The Pioneer Museum complex on Main Street includes 11 historic buildings on 3.5 acres. Structures include a school house, Sunday house, bathhouse, smokehouse, log cabin, barn, and several homes representative of Fredericksburg from the mid-1800s to the 1920s. Several hundred thousand artifacts date back to when Fredericksburg was founded. Themed tours including one offering German food are offered periodically.
In the middle of downtown on Market Square is the community’s best-known structure, the Vereins Kirche. This impressive building was constructed in 1935 to replace a similar 1847 structure the settlers utilized as a church, school, fort, storehouse, and meeting hall. The building now houses historical exhibits relative to Fredericksburg and Gillespie County. It includes a small store where books, postcards, and souvenirs are sold.
Festivals and Wineries
Fredericksburg is home to more than 200 festivals and special events each year. Art Walk showcases regional and international art on the first Friday of each month, while
a Theater Company offers presentations throughout the year. The April Wildflower Celebration and Oktoberfest held at the beginning of October are two popular festivals. During Christmas season Main Street buildings are covered with tiny white lights and an outdoor ice skating rink is made available.
One of nine local wineries typically hosts a monthly event such as Pumpkin Chunkin’ at Becker Vineyard this past November. The annual Texas Hill Country Wineries “Wine Lovers Trail” takes place each February and the Hill Country Wine and Music Festival is presented in April. Most of the wineries offer daily wine tasting and tours.
Sixteen miles east of Fredericksburg, Lyndon B. Johnson National Historical Park and adjacent Lyndon B. Johnson State Park and Historic Site preserve and interpret the ranch home and other properties associated with our 36th president. A visit to the ranch will make it clear why, following his presidency, LBJ and his wife chose to return to the Hill Country. Plan at least half a day to explore these interesting sites.
Eighteen miles north of Fredericksburg on RR 985, Enchanted Rock State Natural Area protects some of the most beautiful terrain in Texas. Highlighted by a massive pink-colored granite dome, visitors can hike the area’s eight miles of trails including a climb to the dome summit that offers outstanding views of the Hill Country.
Country music fans generally find it difficult to pass up a drive to Luckenbach. Made famous by the Waylon Jennings song “Back to the Basics of Love,” this outpost of music, beer, and dancing is a little more than 10 miles from Fredericksburg. Visitors are likely to discover live music in the bar at nearly any time of day. On weekends, a live band plays in the dance hall, the perfect place to show off your custom cowboy boots.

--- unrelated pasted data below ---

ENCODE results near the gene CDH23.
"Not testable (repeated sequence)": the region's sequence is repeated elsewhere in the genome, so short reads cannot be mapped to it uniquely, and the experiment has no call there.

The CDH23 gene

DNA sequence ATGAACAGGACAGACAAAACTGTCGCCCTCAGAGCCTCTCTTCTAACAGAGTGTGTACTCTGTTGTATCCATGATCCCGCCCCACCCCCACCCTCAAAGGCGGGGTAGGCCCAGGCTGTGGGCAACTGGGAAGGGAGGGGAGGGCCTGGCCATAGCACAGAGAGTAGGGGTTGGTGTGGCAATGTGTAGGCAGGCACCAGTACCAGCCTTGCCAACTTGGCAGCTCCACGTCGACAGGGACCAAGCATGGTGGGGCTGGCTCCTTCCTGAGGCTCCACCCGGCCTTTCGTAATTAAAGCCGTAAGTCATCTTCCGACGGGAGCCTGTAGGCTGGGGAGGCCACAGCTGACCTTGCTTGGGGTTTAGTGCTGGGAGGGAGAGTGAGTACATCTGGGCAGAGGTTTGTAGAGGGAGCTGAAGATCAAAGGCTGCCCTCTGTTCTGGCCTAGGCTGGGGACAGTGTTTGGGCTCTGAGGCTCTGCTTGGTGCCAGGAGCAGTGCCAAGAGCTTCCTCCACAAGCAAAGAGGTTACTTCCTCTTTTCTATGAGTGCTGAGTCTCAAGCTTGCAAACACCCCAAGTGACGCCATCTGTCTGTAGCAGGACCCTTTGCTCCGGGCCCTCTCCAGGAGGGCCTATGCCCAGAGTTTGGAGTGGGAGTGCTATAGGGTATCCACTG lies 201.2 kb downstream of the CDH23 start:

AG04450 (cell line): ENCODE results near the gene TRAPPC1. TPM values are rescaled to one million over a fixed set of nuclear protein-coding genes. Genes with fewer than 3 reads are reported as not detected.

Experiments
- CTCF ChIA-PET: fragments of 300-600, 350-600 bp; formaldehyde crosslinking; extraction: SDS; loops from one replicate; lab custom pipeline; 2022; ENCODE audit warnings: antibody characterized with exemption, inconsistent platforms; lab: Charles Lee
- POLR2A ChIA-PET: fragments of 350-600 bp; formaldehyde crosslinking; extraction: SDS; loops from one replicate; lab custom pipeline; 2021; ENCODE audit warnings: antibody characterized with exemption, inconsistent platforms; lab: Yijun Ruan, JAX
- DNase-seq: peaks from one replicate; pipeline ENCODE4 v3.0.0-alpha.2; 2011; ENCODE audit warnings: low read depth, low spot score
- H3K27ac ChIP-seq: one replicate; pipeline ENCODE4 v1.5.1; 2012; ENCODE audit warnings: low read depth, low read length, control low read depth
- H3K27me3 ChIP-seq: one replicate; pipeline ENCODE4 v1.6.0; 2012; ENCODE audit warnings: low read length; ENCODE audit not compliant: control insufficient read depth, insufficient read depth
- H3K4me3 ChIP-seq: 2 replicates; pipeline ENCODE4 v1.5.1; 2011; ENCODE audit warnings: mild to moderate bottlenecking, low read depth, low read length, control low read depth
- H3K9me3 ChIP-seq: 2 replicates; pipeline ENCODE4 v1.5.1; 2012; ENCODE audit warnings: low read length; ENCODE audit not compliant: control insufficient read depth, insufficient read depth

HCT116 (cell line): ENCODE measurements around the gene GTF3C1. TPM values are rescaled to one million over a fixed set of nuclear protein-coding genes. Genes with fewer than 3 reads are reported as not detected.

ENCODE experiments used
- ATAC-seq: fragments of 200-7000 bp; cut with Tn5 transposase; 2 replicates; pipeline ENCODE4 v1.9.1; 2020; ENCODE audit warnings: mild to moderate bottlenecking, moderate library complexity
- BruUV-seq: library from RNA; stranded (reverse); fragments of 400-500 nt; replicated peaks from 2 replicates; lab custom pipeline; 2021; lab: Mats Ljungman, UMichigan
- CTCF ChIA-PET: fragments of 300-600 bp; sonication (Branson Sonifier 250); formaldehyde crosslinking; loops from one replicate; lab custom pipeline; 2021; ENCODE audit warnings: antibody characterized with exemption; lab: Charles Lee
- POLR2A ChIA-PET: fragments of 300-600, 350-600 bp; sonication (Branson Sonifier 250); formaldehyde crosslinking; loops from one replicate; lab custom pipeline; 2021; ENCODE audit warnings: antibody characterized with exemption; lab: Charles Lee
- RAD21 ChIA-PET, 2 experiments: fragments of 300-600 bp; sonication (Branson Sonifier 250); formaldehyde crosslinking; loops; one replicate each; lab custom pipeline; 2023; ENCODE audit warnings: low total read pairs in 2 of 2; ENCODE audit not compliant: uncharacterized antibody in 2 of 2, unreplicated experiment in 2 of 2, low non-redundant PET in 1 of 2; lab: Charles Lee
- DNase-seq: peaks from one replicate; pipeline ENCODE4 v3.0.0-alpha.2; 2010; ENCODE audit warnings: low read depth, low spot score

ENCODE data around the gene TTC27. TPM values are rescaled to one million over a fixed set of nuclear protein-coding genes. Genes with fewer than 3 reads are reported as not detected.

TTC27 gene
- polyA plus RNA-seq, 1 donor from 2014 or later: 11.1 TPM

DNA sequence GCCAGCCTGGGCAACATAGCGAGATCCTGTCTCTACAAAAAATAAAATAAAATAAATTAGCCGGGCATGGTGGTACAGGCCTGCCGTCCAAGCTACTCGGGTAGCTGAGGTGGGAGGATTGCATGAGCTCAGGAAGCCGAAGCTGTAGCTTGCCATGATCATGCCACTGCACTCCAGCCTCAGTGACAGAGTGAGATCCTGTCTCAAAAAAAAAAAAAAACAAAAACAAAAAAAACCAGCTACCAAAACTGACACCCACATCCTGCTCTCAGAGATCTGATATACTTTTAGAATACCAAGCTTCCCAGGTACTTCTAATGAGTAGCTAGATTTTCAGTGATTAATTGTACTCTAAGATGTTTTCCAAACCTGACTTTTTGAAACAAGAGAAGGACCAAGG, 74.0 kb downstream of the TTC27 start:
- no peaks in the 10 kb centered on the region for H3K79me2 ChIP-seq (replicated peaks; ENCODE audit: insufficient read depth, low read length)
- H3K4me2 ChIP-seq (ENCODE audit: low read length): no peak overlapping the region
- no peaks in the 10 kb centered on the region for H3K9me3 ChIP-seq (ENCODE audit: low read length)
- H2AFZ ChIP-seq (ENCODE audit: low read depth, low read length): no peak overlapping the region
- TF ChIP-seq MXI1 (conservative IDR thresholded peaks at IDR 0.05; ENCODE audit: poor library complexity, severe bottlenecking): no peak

If You Go
Getting There: Driving from Valdosta to Fredericksburg involves 1,000 miles of mostly boring road. Thus, it’s preferable to fly. The Gillespie County Airport just outside town has a 5,000-foot lighted runway but does not offer commercial service. The nearest commercial airports are in San Antonio (70 miles) and Austin (75 miles). Flights from Valdosta to both cities run around $500 depending on the season and day of the week.
Accommodations: The Hanger Hotel (www.hangerhotel.com), located next to the Gillespie County Airport is the perfect place to stay if you arrive by private plane or you just love airplanes. Those who prefer more intimacy can choose from more than 300 local bed & breakfasts. The Sunday Haus Cottages at Fredericksburg Herb Farm (www.fredericksburgherbfarm.com/cottages) are quite nice. For a change of pace, consider the Fredericksburg Brewery’s Bed and Brew on Main Street (www.yourbrewery.com).
Food: As expected in a small Texas town, visitors will find restaurants specializing in Tex-Mex, and Bar-B-Que, in addition to several German eating establishments including The Auslander Restaurant and Biergarten. The Farm Haus Bistro at the Fredericksburg Herb Farm offers fine dining, while the Cabernet Grill Texas Wine Country Restaurant prides itself on an expert pairing of Texas wine with good food. Fredericksburg Brewery on Main Street serves award-winning craft beer with great hamburgers and onion rings. Fischer & Wieser on Main and the Das Peach Haus offer samples of wonderful jams, jellies, and sauces (www.jelly.com).
Additional Information: Fredericksburg Convention and Visitor Bureau, 302 E. Austin St., Fredericksburg, TX 78624; (888) 997-3600;www.VisitFredericksburgTX.com
David and Kay Scott reside in Valdosta and are authors of “Complete Guide to the National Park Lodges” (Globe Pequot).